"There's a war going on out there between the farmers and the insects," said John B. Henry, whose firm is designing a whole new set of high-tech weapons for farmers to use against bugs.

Henry is the chairman and cofounder of Crop Genetics International Corp. of Hanover, Md., a young company that is working on a sophisticated biotechnology system that would enable plants to defend themselves from the voracious pests that annually destroy billions of dollars worth of crops.

For some years now, chemical pesticides have been the main line of defense against insects. But more and more, questions are being raised about the long-range impact that bug-killing chemicals have on people and the environment. At Crop Genetics, they've chosen a path that takes them away from chemicals.

"We want to substitute biology for chemistry," Henry said.

Moreover, Henry's colleagues want to fight the insects from within the growing plant -- instead of from outside.

Crop Genetics says its system uses microorganisms that already live inside a plant and modifies them genetically in a way that makes the plant inhospitable to specific insects. The plants, however, remain safe for people, the company says.

These biopesticides, as they are called, are inserted into seeds and plants and function within a plant's vascular system.

Until now, the battle against bugs has been waged chiefly with the spray gun. While chemical sprays are the most widely used weapons, some companies are producing nonchemical biopesticides that are also applied to the outside of plants.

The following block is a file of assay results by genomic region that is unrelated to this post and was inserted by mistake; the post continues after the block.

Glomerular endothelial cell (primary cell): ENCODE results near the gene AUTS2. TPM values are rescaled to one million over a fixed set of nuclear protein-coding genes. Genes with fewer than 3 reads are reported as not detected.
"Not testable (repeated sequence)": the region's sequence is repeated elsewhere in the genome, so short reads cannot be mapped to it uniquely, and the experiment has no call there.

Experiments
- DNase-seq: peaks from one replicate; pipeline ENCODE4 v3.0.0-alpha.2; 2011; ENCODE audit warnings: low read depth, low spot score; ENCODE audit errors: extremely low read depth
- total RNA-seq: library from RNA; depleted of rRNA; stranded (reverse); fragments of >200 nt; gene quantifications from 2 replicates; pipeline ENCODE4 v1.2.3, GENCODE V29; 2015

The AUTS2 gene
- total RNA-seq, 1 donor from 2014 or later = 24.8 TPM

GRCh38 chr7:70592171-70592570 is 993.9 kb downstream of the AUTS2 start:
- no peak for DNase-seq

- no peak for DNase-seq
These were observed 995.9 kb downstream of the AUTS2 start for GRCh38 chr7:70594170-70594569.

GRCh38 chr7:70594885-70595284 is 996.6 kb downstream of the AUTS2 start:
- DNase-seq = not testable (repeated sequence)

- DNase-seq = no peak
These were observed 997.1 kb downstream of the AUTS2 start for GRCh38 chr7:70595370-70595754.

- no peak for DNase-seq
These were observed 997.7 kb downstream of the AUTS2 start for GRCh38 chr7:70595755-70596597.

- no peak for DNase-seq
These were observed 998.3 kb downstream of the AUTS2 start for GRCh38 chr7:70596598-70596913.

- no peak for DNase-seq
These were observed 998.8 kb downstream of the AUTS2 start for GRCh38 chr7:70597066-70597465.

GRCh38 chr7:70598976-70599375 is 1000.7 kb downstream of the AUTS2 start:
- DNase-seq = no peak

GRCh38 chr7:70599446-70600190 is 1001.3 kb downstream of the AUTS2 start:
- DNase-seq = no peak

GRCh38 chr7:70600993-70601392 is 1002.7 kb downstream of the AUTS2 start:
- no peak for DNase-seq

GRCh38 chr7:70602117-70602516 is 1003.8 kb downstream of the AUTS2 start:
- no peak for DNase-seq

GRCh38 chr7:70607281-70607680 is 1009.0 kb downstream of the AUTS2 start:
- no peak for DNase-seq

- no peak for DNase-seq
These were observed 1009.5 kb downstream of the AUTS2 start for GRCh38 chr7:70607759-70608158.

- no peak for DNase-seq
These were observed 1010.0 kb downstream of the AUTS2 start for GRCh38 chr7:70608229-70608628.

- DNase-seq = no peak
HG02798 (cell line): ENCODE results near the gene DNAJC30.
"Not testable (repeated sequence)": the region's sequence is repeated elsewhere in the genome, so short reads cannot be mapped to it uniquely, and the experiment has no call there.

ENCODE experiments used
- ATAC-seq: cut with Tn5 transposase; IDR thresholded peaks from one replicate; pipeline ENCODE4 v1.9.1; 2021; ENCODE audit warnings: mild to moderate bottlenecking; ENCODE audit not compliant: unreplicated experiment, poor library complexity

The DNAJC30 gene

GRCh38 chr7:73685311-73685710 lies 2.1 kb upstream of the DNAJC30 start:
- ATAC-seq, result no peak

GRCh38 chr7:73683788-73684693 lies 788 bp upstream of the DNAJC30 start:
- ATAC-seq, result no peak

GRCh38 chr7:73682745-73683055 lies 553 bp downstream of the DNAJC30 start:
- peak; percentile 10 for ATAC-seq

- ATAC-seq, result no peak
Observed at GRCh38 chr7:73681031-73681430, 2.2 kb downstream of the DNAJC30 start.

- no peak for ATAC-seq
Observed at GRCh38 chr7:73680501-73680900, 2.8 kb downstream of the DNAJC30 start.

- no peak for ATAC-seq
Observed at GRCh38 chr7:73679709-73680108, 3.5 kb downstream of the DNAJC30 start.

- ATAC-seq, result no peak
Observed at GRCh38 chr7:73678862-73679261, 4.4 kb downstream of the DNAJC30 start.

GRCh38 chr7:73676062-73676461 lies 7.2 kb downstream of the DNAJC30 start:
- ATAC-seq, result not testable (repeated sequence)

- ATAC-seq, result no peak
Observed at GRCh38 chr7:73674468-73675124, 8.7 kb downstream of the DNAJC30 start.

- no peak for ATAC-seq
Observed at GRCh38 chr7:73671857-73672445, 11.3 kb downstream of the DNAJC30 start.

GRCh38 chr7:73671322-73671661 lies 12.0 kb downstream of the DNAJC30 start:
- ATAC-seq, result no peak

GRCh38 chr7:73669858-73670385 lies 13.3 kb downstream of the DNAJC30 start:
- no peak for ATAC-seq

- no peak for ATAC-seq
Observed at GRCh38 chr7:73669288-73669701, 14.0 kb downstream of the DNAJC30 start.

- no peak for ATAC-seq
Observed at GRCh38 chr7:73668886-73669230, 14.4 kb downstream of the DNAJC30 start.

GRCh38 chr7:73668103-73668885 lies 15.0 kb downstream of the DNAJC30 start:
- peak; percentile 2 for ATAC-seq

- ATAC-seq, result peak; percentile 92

Beyond the spray gun, geneticists have been trying to improve plant breeding so that the plant is able to fight off pesky bugs on its own.

Each process has its defenders and its critics. But at Crop Genetics, a group of blue-chip investors put up $12.8 million during the last three years to demonstrate their faith in the future of the company's products.

The investors included ABS Ventures Limited Partnerships, an affiliate of Alex. Brown & Sons, and New Enterprise Associates Partnerships, both of Baltimore. Each invested $2.25 million. General Electric Venture Capital Corp. put in $1 million.

Last spring, Crop Genetics raised another $23.2 million, before expenses, in a public offering of 1.6 million shares at $14.50 a share. The underwriter was Drexel Burnham Lambert of New York.

The stock has since drifted down to the $8 to $9 area, closing Friday at $8.25.

The key questions about Crop Genetics' future are: Will its system work the way the company hopes? And will it clear the government's regulatory hurdles?

"This company has potential, but in no manner or measure is it a sure thing," said Charles W. Newhall III, managing partner at New Enterprise Associates.

Newhall, a director of Crop Genetics, summed up his thoughts about the company this way: "They have a good market and a good management team. But there is continuing regulatory and technical risk."

However, if Crop Genetics does succeed, Newhall added, the company will have "a very profound effect" on the agricultural industry.

As befits a company in the biopesticides business, Crop Genetics' bottom line is a continuing tale of red ink. Company sales have reached $2.5 million, mostly from Crop Genetics' other business, the sale of disease-free sugar cane seed products.

But since 1981, when the company opened for business, it has incurred net losses of $8 million. Henry expects the losses to continue for a while.

"It's a long march," said Henry.

Henry suggested that it is likely to cost $20 million before Crop Genetics completes work on what it calls its "InCide" system and sells its first product -- one designed to battle the borer that eats into cornfield profits on a massive scale.

Three steps are required to "prove" a product, said Henry. First you prove it in the lab, then in the greenhouse and then in the field. They've already proved the corn borer product in the lab, Henry said, and they are now testing it in the greenhouse. By next year, they plan to test it in the field.